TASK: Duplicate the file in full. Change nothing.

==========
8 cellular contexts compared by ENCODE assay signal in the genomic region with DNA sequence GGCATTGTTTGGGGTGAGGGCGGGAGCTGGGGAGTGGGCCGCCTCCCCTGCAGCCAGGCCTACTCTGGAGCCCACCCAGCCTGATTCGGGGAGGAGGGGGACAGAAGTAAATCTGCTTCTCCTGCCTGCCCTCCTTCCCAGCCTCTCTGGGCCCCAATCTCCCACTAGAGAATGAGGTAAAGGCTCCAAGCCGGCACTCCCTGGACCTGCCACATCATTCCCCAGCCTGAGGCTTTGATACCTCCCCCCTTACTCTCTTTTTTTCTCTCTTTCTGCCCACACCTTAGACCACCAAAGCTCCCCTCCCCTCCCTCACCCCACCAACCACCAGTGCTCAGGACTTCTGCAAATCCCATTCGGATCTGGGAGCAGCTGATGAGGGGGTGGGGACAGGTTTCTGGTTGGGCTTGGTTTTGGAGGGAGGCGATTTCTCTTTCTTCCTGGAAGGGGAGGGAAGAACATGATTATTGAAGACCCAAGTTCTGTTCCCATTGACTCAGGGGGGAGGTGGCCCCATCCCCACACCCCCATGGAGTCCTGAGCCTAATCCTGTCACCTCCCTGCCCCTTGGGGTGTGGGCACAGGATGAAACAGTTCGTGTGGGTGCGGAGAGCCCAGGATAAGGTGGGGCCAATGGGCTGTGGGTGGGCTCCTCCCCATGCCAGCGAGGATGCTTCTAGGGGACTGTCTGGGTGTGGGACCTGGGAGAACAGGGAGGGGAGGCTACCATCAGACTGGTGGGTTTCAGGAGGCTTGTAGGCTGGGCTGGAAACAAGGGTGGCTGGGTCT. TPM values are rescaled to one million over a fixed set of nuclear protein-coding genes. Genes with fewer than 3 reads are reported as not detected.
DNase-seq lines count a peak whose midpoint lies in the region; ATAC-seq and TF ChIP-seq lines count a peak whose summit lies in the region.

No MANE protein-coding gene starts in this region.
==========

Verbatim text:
8 cellular contexts compared by ENCODE assay signal in the genomic region with DNA sequence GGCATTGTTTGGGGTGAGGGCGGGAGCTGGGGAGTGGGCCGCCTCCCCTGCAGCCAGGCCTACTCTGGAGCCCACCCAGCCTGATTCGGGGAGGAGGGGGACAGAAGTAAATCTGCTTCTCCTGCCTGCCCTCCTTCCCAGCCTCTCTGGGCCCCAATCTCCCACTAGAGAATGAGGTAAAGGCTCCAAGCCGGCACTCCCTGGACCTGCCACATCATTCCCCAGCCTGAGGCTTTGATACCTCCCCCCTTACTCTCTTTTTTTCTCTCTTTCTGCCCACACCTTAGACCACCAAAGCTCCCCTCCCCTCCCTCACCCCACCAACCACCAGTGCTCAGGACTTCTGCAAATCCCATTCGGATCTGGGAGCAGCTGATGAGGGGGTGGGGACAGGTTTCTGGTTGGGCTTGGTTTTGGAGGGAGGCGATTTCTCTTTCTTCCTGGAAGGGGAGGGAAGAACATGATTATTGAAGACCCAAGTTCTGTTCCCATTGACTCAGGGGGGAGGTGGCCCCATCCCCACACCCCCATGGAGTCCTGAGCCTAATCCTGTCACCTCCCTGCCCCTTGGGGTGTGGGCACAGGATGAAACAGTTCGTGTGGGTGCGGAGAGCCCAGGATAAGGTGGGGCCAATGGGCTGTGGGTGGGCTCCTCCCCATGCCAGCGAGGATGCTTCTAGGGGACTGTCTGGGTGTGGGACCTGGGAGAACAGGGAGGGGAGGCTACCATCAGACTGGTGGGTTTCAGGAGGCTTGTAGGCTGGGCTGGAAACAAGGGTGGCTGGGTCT. TPM values are rescaled to one million over a fixed set of nuclear protein-coding genes. Genes with fewer than 3 reads are reported as not detected.
DNase-seq lines count a peak whose midpoint lies in the region; ATAC-seq and TF ChIP-seq lines count a peak whose summit lies in the region.

No MANE protein-coding gene starts in this region.